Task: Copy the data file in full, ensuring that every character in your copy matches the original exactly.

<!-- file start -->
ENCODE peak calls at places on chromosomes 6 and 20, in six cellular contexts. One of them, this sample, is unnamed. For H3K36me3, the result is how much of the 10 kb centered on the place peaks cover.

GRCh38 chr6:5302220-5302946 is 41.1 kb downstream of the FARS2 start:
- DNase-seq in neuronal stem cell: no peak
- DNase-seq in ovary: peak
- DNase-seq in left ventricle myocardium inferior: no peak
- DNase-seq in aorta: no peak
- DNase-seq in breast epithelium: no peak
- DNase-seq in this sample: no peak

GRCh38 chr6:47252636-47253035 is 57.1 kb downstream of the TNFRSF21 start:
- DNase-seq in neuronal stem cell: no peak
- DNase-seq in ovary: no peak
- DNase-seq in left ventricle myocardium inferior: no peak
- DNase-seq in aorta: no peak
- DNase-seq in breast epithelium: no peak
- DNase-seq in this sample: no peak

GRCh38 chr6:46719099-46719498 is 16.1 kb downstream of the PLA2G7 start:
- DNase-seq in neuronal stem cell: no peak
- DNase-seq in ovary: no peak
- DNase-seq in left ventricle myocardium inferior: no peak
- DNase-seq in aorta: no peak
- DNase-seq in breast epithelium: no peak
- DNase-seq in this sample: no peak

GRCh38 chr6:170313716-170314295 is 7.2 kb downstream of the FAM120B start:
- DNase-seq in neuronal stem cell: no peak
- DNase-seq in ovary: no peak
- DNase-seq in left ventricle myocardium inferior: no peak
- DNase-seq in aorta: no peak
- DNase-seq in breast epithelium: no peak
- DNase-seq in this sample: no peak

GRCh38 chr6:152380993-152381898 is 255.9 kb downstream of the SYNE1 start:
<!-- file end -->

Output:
ENCODE peak calls at places on chromosomes 6 and 20, in six cellular contexts. One of them, this sample, is unnamed. For H3K36me3, the result is how much of the 10 kb centered on the place peaks cover.

GRCh38 chr6:5302220-5302946 is 41.1 kb downstream of the FARS2 start:
- DNase-seq in neuronal stem cell: no peak
- DNase-seq in ovary: peak
- DNase-seq in left ventricle myocardium inferior: no peak
- DNase-seq in aorta: no peak
- DNase-seq in breast epithelium: no peak
- DNase-seq in this sample: no peak

GRCh38 chr6:47252636-47253035 is 57.1 kb downstream of the TNFRSF21 start:
- DNase-seq in neuronal stem cell: no peak
- DNase-seq in ovary: no peak
- DNase-seq in left ventricle myocardium inferior: no peak
- DNase-seq in aorta: no peak
- DNase-seq in breast epithelium: no peak
- DNase-seq in this sample: no peak

GRCh38 chr6:46719099-46719498 is 16.1 kb downstream of the PLA2G7 start:
- DNase-seq in neuronal stem cell: no peak
- DNase-seq in ovary: no peak
- DNase-seq in left ventricle myocardium inferior: no peak
- DNase-seq in aorta: no peak
- DNase-seq in breast epithelium: no peak
- DNase-seq in this sample: no peak

GRCh38 chr6:170313716-170314295 is 7.2 kb downstream of the FAM120B start:
- DNase-seq in neuronal stem cell: no peak
- DNase-seq in ovary: no peak
- DNase-seq in left ventricle myocardium inferior: no peak
- DNase-seq in aorta: no peak
- DNase-seq in breast epithelium: no peak
- DNase-seq in this sample: no peak

GRCh38 chr6:152380993-152381898 is 255.9 kb downstream of the SYNE1 start: